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http://ssrn.com/abstract=1532273
 
 

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Does Anyone Really Want a Parliament of Man?


Kenneth Anderson


American University - Washington College of Law; Stanford University - The Hoover Institution on War, Revolution and Peace; Brookings Institution - Governance Studies


Goettingen Journal of International Law, Vol. 1, pp. 539-566, 2009
American University, WCL Research Paper 2010-05

Abstract:     
This is a review-essay of historian Paul Kennedy's recent history of the UN and global governance, The Parliament of Man. It offers a critical look at Kennedy's account of the development of the UN as the gradual, if fitful, progress of the United Nations towards global governance under an order of liberal internationalism - the slow triumph of international institutions and law over the the anarchy of international power politics among sovereign states.

The essay argues that what Kennedy views as the gradual movement toward global governance by the UN, or international institutions of any kind, in the truly crucial matters of international security is actually an artifact of US hegemony, which offers the world a set of global public goods and minimal order. The extra-UN provision of these global public goods by the United States provides the otherwise missing exit from the classic problem of collective security - insincere promising, defection, and free-riding. The essay argues that Kennedy is essentially a "Whig historian" - positing a progress to history based around notions of global governance. It urges that the embrace of democratic sovereignty, with robust multilateralism among sovereigns, as an ideal political position, over internationalist global governance premised upon an indefinitely receding future in which universal, utopian, international organizations and law will overcome and replace sovereignty.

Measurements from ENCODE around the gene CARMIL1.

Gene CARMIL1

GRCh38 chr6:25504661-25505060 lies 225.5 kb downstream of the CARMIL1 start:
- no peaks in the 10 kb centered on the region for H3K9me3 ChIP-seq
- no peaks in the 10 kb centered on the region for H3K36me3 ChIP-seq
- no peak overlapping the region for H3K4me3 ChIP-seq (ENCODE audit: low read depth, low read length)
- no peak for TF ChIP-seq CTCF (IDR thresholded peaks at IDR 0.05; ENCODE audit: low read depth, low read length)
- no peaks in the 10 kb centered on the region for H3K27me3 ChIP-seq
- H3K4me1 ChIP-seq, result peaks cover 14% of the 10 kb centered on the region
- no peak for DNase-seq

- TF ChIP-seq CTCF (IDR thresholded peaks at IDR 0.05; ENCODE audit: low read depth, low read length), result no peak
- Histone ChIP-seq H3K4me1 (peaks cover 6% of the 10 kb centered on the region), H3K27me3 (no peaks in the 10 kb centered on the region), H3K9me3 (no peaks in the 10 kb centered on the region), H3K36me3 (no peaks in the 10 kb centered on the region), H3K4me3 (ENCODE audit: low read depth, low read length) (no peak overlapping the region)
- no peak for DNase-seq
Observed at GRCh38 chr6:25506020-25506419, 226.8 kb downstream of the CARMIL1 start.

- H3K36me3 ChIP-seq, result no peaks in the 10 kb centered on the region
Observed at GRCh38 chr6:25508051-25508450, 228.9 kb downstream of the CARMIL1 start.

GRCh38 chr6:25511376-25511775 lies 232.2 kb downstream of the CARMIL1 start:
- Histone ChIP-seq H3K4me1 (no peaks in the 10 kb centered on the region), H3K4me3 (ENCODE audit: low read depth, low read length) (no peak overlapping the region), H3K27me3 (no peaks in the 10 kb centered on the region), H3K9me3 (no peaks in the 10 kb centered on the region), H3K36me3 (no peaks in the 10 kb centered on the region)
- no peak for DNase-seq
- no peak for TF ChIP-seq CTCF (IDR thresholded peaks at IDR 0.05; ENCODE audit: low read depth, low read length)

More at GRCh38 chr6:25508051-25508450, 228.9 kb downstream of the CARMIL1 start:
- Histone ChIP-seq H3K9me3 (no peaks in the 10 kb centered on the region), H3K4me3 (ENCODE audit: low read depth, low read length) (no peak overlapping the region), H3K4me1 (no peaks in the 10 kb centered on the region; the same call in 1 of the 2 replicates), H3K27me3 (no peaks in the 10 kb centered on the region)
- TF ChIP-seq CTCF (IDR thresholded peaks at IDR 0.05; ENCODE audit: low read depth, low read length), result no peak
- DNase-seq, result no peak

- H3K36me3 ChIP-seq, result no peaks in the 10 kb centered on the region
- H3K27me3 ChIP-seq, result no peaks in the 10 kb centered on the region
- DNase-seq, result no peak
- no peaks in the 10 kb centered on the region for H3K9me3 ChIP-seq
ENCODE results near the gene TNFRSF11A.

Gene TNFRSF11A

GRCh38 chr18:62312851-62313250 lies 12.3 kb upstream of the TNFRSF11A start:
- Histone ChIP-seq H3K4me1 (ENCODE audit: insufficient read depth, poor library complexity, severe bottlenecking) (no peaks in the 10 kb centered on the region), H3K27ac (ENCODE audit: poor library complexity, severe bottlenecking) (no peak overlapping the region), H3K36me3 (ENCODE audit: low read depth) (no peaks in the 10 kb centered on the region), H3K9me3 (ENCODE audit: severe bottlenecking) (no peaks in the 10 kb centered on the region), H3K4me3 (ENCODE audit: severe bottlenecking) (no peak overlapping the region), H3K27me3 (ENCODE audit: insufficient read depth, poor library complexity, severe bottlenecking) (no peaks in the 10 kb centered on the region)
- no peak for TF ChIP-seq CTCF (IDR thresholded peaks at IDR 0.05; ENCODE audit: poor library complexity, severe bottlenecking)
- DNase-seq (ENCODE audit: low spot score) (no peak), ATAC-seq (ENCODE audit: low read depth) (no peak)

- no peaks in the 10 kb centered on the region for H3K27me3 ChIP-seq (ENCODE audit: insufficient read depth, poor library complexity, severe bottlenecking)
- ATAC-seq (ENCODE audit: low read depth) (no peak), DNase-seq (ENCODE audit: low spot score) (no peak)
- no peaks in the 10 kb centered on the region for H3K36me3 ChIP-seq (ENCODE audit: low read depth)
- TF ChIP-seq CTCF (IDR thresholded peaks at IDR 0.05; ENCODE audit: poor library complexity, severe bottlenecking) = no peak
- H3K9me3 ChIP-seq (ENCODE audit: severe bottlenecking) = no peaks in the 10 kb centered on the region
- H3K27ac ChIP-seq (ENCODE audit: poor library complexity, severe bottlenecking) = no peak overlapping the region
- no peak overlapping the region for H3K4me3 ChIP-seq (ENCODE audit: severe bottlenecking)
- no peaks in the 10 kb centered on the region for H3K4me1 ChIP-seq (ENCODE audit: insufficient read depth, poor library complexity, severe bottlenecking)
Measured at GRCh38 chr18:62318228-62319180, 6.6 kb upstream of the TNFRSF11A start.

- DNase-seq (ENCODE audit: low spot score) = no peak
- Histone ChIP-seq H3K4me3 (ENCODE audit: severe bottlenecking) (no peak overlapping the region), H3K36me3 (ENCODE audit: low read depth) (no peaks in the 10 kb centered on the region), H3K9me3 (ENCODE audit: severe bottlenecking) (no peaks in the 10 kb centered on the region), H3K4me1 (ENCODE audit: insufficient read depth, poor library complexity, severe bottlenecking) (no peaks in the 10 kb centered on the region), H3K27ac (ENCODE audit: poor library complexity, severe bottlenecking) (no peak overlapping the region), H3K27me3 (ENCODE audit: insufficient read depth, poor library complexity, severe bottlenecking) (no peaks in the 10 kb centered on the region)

Meanwhile, the "decline of the US" thesis and rise of multipolarity, celebrated by many as leading to a more just global order, should in fact give great pause, because a multipolar world is a more competitive, not more cooperative world. And the "universal" values of human rights might turn out, in retrospect, to have been far less a condition of international organizations and law and far more a benefit of US hegemony.

Number of Pages in PDF File: 30

Keywords: United Nations, UN, Paul Kennedy, Parliament of Man, global governance, international law, multipolarity, Security Council, hegemony, international security, sovereignty, multilateralism, engagement

JEL Classification: K33

Accepted Paper Series


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Date posted: January 6, 2010 ; Last revised: March 11, 2010

Suggested Citation

Anderson, Kenneth, Does Anyone Really Want a Parliament of Man?. Goettingen Journal of International Law, Vol. 1, pp. 539-566, 2009; American University, WCL Research Paper 2010-05. Available at SSRN: http://ssrn.com/abstract=1532273

Contact Information

Kenneth Anderson (Contact Author)
American University - Washington College of Law ( email )
4801 Massachusetts Avenue N.W.
Washington, DC 20016
United States
Stanford University - The Hoover Institution on War, Revolution and Peace
Stanford, CA 94305-6010
United States
Brookings Institution - Governance Studies
1775 Massachusetts Ave, NW
Washington, DC 20036
United States
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